…man, this book is for the BIRDS! (Sorry, super outdated expression haha)

    “EINSTEINIAN BLOCK UNIVERSE” MOMENTS:

    In the recent London Hollywood interview with Moore he refers to it this way, so “Einteinian Block Universe” it is! (Opposed to my previously suggests (and appreciated – thanks Yenam!) term “spacetimey”)

    • p138, par 2: The entire paragraph, especially: “so that was called unto his mind an image that was like an endless row of him, his separate selves all passing by the same forsaken nook but many times repeated, all of them within that instant made aware of one another and the queer affair of their recurrence, of the world and times about them were recurring also.”

    • p143, the last paragraph, especially: “Rather, it seemed that events had been already set into their place and time, with all their joints and decorations long ordained.”

    THESE LINES MADE ME LAUGH:

    • p128, par 1, describing Hamtun/Northapton: “It had always been there, he had the impression, though not very much there, and remarkable only in that it never was remarked upon.”

    • p133, par 4: “There was a different air about this quarter of the settlement that had a quality of harm and malice, and to which he thought those several severed heads set onto spikes above the gate may have contributed.”

    Like

    1. “Sunt Peter’s & Sunt Gregory’s” = “Saint Peter’s & Saint Gregory’s.” Both are contemporary Northampton churches; the former Anglican, the latter Roman Catholic.

      Like

      1. Thanks!

        I suppose consulting the Urban Dictionary for a word used in a story that takes place in the year 810 is a bit of a stretch haha.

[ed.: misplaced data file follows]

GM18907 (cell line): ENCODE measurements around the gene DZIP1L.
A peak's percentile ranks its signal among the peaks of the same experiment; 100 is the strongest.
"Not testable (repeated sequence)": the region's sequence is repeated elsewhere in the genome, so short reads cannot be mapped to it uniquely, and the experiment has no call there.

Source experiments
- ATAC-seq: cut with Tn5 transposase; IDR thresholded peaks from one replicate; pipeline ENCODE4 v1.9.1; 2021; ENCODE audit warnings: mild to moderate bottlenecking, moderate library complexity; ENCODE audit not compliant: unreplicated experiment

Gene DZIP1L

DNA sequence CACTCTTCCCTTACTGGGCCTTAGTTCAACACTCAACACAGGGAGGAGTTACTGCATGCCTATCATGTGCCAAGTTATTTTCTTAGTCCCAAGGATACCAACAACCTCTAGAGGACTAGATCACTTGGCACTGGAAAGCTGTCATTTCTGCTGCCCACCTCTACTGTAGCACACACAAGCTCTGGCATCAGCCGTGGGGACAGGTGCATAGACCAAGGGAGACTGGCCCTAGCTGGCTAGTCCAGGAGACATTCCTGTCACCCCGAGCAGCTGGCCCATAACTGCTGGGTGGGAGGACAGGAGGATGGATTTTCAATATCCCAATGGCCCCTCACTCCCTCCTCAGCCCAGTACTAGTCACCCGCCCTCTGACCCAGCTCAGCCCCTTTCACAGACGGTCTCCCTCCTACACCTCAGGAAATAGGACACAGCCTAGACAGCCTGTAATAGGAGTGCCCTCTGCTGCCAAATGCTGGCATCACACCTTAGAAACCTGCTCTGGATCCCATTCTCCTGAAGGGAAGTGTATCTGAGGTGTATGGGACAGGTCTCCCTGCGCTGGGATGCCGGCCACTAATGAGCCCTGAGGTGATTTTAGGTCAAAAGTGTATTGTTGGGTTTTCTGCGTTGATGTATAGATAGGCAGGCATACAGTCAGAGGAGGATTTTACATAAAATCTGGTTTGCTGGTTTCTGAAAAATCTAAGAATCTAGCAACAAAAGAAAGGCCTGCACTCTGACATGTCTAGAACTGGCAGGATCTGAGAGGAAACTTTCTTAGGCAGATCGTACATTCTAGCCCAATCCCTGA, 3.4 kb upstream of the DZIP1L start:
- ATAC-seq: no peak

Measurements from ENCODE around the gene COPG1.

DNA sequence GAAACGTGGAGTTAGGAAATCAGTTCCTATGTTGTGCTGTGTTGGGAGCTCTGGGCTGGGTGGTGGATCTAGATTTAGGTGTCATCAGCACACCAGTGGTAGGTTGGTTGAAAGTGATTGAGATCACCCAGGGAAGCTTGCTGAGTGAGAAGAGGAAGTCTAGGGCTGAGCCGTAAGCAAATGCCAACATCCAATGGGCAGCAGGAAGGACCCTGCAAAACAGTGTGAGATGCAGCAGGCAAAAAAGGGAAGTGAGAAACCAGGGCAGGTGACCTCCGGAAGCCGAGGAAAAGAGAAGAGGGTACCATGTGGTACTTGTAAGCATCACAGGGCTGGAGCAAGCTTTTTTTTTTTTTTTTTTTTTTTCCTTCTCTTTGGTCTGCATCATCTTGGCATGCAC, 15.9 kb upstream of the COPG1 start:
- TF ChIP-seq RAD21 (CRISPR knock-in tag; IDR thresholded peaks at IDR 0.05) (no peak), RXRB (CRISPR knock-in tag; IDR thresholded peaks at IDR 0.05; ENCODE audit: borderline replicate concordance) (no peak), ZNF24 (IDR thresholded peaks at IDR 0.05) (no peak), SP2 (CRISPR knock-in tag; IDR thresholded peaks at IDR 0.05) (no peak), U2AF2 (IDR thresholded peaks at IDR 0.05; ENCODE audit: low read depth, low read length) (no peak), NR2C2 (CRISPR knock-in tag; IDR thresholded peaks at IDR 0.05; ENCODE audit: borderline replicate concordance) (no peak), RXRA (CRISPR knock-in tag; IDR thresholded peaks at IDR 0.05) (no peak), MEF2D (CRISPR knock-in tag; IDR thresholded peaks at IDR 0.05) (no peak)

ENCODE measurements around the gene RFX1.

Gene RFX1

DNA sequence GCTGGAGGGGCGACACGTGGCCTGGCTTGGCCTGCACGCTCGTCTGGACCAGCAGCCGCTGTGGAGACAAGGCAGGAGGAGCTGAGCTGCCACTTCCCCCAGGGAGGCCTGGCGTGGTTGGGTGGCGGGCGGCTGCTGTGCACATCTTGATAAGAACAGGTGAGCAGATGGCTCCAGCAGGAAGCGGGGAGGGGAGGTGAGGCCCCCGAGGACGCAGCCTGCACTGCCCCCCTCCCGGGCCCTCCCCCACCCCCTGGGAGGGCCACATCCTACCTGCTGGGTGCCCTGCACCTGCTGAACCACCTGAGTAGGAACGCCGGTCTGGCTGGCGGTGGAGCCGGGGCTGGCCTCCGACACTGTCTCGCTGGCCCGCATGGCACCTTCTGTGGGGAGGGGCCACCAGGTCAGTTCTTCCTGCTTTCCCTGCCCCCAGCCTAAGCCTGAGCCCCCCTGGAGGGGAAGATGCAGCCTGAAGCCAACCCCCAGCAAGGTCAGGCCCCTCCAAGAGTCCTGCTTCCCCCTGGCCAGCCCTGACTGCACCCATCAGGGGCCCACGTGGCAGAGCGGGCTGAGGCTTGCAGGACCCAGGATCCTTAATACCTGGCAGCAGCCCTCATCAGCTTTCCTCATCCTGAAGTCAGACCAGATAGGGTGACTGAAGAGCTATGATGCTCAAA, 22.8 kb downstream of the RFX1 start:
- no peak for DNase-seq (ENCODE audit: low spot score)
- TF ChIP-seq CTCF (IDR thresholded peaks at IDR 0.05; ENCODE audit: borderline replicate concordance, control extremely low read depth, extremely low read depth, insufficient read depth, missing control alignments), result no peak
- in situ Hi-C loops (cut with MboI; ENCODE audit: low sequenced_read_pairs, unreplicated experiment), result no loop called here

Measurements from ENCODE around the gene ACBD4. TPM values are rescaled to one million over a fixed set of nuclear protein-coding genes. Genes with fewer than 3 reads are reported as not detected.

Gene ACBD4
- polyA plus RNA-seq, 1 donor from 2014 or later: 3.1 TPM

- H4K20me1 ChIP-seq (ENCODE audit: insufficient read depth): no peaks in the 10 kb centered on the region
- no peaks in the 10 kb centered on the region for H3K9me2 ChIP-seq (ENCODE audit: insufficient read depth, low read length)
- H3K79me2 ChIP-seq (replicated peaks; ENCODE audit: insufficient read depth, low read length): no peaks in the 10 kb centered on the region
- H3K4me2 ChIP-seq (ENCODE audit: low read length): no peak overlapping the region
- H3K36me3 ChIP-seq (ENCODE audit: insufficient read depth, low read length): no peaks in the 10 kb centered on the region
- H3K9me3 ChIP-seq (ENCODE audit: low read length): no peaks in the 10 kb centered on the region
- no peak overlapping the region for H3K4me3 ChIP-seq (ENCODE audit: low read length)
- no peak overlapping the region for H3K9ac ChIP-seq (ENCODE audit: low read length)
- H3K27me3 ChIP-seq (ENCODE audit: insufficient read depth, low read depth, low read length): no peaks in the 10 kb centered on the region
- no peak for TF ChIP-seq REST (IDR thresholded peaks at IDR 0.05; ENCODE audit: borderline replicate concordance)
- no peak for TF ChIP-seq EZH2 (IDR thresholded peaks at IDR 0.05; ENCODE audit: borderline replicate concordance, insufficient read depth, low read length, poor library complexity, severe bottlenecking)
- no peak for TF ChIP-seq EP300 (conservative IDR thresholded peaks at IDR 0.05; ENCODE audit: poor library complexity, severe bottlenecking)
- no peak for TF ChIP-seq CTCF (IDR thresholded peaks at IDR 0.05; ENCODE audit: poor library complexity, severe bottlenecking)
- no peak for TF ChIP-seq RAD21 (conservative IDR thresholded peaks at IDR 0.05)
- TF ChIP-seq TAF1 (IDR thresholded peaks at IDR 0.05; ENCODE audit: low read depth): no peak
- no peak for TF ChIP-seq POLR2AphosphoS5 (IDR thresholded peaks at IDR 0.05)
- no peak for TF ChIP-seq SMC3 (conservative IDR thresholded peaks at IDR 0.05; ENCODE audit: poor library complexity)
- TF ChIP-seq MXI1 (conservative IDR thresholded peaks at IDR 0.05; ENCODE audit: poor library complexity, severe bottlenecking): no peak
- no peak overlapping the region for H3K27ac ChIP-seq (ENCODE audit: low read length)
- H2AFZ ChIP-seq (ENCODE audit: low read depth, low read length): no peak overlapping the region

Like

  2. I’ll put my dramatis personae and index lists here.
    NOTES:
    Page referrers are for 3 volume paperback edition by Knockabout.
    Dramatis personae-characters in brackets are only mentioned but not in scene.

    Dramatis Personae
    • Peter (= Aegburth; = Le Canal in France): POV, Benedictine monk with bag. Travelled from far away (Palestine) to Hamtun (= Northampton) to deliver something in bag to center of England
    • (Friend of Peter, = angel Michael, gave instruction for delivery)
    • Several boys at bridge over river Nenn
    • Old woman (witch): dream sepctre
    • Thin & gloomy-looking spear guard at southern gate of Hamtun
    • (Relic dealer)
    • Pox victims
    • mother with children
    • (Peters grandfather)
    • (Drover at Woolwych)
    • Woman (wife) with Thor-pendant at East Gate
    • (her mother)
    • Shepherd and their dogs
    • (Peters ›brother‹ Matthew): Illuminator
    • (Monk poisoned by red ochre made of mercury rust)
    • Laughing men, scolding women with babies at main square
    • Old men heaping dung on burning ground
    • Ugly, compressed man on drag with horse
    • young girl/maid, nearly caught by ugly man on drag
    • Queer dressed pilgrim (= Freddy Allen from Rough Sleepers. See p 100)
    • Sooty men working gold
    • Old men stooped over silver filigrees
    • Man/dwarf blowing glass
    • Smiling gem traders with spidery fingers
    • Idle man outside smith’s yard (could this be Charlie from Modern Times)
    • Man in white with white hair and rod (= Friend in Palestine = Mighty Mike)
    • Two young monks in graveyard of Saint George Church

    Index
    • Charlemagne (c 742-814), King of the Franks, 1st Holy Roman Emperor: 125
    • Spelhoe hundreds http://www.british-history.ac.uk/vch/northants/vol4/pp63-64 : 125
    • John {the} Baptist (died c 31-36), Jewish preacher, New Testament, Bible: 129
    • King Offa of Mercia (died 796): 131
    • King Aethebald of Mercia (died 757): 131
    • ›one of Offers kin‹: 131
    • Thor, hammer-wielding god associated with thunder, lightning, storms, oak trees, strength, the protection of mankind, and also hallowing and fertility: 132, 133
    • Hel, is a being in Norse mythology who rules over realm of the same name, where she recieves a portion of the dead: 134
    • Koran as ›bible of the Mohammedans‹: 135
    • Bible: 135
    • Beda Venerabilis (c 673-735), Northumbrian monk: 135
    Historia ecclesiastica gentis Anglorum, as ›Bede’s history‹: 135
    • Christus (Jesus): 135, 137
    • Saint John the Divine, author of Book of Revelation, New Testament, Bible: 137

    Like